Nature Writer (Not!) At Large
You know how Annie Dillard can write about a blackbird and make you wish you had one to come in the window at night and claw you into epiphany? She can turn a minor eclipse into a life-defining event. When I read her work, I of course think of Thoreau and Wordsworth and the like and the amazing abilities of writers like these to interact with and then dramatize nature so profoundly on the page.
Living in Whatcom County’s Sudden Valley, I have green 100-foot trees in my yard, bluebirds nesting in my rafters, lakes I can easily walk to, and deer regularly looking in at me through my basement office windows.
You’d think I’d have it in me to pen a nature-inspired line or two, or at least try. Yet day after day I look out my window and self-confess my irritation that the tree in front of my house looks the same as it did yesterday, and it’s muddy down by the lake and I don’t want to get my shoes dirty again, and I already saw that deer that is now making my dog bark, which echoes in my cave-like office to the point of hurting my ears. “Go away, deer,” I say. I never give them apples.
And. There. Are. Rats.
Yet I used to love the outdoors. Before moving here, there were a couple years where I went camping in the Sawtooths literally every weekend. I had it down to such a routine that I didn’t even unpack my Jeep. I imagined moving to places like Missoula, Montana, and hiking in Glacier every weekend. So . . . WTF is wrong with me now?
It took me a long while to figure out that while I do still love nature and animals, what inspires me to write is fairly specific: certain types of people (how they look, walk, talk, odd and crazy things they say and do), cars (namely, really old beat-up cars that have some miles on them and tell a story about the hard-knock lives their owners live), and buildings (especially old run-down ones). I see this guy now and then in the parking lot at the grocery store. He drives a van with the roof sawed out and a camper shell stuck on top of it. There are curtains in the windows, and the whole thing is totally beat up. It’s awesome. The first time I saw that guy and his van I raced home and wrote “the Darrell story” for a collection I’m working on. Here’s a snippet of it:The Chevy’s engine ran rough and one of the front wheels was an undersized spare, but Ken rarely drove it farther than the mini mart for cold ones. Which he and Darrell drank while sitting comfortably on the lawn chairs Ken kept in the van. Sometimes they watched TV. Ken ran an extension cord out the laundry room window of his house and in through one of the van windows to plug in a portable set. But then Dot grew embarrassed by that wreck of a—well, she hardly knew what to call it, and right there in the driveway where everyone could see it. She told Ken it went or she went.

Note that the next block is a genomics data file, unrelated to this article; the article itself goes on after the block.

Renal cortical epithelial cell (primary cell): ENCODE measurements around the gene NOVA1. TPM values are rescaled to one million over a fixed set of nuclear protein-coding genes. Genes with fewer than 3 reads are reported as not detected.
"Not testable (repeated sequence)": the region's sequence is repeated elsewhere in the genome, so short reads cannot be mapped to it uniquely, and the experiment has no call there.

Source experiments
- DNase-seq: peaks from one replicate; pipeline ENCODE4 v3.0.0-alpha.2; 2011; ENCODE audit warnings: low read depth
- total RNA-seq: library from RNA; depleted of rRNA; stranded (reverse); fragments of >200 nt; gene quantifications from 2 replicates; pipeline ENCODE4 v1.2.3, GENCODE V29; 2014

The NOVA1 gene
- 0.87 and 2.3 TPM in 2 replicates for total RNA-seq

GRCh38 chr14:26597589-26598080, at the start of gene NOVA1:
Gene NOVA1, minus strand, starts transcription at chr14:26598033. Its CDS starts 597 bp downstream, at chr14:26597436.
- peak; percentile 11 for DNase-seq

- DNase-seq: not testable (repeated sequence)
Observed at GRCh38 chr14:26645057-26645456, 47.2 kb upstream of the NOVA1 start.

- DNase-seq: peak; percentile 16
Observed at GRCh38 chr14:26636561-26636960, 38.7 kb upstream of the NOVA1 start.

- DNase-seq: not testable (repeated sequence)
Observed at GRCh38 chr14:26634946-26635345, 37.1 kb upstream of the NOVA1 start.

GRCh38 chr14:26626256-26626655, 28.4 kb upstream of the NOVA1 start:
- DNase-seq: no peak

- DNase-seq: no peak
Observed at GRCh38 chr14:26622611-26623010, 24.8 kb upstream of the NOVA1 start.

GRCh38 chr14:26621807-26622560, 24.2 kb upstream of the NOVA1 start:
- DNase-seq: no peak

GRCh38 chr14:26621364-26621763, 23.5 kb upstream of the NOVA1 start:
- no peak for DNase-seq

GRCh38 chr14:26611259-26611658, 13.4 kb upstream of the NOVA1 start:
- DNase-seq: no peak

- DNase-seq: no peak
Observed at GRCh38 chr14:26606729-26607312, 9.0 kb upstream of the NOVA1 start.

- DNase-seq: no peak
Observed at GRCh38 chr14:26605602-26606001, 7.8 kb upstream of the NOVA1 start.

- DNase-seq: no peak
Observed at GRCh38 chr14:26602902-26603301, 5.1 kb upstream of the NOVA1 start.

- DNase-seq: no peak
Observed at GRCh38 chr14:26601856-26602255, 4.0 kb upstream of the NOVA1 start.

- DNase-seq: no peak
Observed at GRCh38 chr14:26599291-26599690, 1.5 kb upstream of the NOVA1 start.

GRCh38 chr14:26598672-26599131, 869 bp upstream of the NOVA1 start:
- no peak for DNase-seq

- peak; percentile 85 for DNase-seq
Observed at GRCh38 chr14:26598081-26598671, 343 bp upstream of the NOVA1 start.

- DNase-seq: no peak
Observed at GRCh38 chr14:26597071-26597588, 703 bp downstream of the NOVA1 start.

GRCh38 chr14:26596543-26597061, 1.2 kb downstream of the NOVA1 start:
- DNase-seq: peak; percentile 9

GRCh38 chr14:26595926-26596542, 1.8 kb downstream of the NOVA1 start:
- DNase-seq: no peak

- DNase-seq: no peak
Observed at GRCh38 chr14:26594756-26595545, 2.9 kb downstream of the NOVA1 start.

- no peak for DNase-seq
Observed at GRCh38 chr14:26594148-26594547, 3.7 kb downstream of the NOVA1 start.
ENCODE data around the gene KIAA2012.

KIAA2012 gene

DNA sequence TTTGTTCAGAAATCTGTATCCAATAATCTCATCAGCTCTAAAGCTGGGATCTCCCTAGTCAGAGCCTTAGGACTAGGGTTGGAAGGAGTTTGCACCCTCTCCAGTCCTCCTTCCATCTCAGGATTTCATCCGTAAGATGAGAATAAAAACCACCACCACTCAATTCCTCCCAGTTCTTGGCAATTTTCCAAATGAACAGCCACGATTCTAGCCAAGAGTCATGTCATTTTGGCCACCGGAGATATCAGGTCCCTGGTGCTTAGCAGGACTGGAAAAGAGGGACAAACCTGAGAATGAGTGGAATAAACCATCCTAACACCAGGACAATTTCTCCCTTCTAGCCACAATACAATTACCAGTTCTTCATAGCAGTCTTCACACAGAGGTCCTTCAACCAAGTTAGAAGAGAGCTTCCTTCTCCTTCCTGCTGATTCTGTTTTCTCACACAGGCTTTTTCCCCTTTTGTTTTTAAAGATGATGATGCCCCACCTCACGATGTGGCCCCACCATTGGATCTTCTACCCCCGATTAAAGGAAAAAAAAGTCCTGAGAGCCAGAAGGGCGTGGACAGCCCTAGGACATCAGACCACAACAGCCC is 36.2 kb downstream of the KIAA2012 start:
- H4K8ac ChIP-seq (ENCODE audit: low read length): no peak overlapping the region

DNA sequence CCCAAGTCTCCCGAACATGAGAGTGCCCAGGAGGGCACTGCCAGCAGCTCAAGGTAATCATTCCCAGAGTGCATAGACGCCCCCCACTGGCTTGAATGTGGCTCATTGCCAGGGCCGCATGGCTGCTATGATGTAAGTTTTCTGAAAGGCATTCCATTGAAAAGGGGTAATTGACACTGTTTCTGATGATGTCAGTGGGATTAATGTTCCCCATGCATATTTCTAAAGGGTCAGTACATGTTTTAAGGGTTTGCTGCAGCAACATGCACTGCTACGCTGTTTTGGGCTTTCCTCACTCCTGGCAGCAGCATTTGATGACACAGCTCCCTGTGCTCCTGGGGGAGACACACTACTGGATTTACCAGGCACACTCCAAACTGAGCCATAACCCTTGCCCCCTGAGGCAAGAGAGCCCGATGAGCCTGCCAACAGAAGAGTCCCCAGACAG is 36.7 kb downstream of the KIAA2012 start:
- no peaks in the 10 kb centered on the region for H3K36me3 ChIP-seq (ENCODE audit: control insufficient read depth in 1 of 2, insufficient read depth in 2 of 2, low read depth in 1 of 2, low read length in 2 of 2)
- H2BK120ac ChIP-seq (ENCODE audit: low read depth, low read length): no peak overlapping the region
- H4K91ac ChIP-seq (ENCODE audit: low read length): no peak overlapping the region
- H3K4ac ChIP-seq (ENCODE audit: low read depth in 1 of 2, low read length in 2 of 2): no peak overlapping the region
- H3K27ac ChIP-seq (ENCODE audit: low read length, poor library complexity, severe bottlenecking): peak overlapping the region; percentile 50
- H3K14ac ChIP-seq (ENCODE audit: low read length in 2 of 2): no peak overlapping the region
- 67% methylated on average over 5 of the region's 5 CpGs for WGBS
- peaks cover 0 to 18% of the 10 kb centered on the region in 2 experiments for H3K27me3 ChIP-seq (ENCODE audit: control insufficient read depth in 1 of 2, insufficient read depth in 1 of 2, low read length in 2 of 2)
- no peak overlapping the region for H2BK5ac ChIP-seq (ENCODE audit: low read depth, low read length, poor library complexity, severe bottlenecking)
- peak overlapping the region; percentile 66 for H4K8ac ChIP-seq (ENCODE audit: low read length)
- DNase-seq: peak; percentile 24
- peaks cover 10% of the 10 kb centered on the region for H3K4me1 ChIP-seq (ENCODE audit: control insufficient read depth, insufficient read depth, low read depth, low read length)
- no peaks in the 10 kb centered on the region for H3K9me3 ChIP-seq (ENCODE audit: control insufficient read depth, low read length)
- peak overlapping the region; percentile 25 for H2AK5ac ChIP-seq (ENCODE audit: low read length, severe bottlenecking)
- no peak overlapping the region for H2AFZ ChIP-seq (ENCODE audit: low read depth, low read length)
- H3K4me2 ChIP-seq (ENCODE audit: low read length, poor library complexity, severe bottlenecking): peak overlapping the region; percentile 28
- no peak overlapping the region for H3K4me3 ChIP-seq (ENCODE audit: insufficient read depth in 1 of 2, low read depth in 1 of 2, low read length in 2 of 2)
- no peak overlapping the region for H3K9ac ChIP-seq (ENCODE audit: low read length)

When I’m trying to write or thinking about a story, which is most of the time no matter what else I’m doing (you know the feeling), the soothing beauty of nature has the opposite effect on me. It’s quiet and peaceful out here, so I don’t hear people yelling at each other to steal a line from; the only truly beat up car in my cul de sac is mine (I’ll save the “ghetto Jag” back story for a future post); and there are mainly cute little (or freakin’ big, not mine) houses in my view, not the grimy, lining-the-street city structures that get me going. Hence, all my writerly senses are sort of working against me.
I was telling a friend how I sat down in a noisy bar and wrote with great results. I guess I need to spend a lot more time in bars. As a writer, for a long while I endorsed the viewpoint that it was best to get away to someplace quiet and undisturbed where one could peck away for hours without distraction. But for me, it’s the distraction that urges me to write.
Yes, I am dumb. Since I landed in this house not so much by accident up here in the trees and will be here for a while unless that guy with the chopped-up blue van sublets to me. And I’m not truly complaining, well maybe a little. That is to say, we frequently imagine our characters as displaced and alienated and great fun can be had with them living at odds with their environment and eventually making their peace/running away/conquering their inner whatever.
So the other day I took a hike and tried to imagine nature through the eyes of the city-girl/sometimes prostitute character I’ve been working with. She hated it. I loved it! It gave me a way to access my story (set in downtown San Francisco in the 1980s) while strolling along a hiking trail in the Pacific Northwest. Thinking about all of the things my character didn’t want to see or do helped me think about what her guiding motivation is. For example, I realized that she grew up in a small town, when I hadn’t thought about that before. Knowing what she was running from helped to begin clarifying what she is running to.
So, yay!, I’ve made my creative peace with nature and deer look cute again. I might have to go buy some apples.
Is your writing greatly affected by your environment or are you one of those wonderful souls who can do it anywhere, anytime? I’m very curious!
xo Laurel Leigh